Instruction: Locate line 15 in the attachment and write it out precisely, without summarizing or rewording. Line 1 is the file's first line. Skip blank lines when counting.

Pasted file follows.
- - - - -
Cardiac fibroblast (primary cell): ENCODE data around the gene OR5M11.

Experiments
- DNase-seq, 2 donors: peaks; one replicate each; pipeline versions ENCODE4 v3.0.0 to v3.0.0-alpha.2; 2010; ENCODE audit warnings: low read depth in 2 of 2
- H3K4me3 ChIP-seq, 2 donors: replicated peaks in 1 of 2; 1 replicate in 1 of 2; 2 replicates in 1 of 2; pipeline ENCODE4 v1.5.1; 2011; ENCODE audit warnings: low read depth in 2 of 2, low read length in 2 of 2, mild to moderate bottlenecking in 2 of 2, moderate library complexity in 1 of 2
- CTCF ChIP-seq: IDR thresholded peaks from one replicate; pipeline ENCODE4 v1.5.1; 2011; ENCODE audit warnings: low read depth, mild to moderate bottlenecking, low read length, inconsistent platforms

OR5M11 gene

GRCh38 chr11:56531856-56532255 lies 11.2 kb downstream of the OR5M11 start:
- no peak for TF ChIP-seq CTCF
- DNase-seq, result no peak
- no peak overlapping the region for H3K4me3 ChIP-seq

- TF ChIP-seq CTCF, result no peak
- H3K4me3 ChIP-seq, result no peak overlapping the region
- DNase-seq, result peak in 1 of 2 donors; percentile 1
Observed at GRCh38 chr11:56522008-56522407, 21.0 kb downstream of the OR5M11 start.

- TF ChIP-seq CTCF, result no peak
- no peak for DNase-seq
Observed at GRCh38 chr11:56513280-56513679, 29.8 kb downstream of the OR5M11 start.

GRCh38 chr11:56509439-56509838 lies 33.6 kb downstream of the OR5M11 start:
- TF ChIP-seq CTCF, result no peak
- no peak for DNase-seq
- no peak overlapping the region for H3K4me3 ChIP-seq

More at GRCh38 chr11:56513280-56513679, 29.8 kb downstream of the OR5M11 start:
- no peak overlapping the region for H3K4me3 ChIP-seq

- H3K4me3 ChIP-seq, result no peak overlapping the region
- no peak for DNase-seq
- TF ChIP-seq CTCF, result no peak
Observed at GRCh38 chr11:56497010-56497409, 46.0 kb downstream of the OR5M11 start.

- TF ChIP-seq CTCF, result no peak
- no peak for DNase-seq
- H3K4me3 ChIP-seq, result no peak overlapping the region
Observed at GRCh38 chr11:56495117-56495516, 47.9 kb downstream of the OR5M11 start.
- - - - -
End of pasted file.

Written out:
- TF ChIP-seq CTCF, result no peak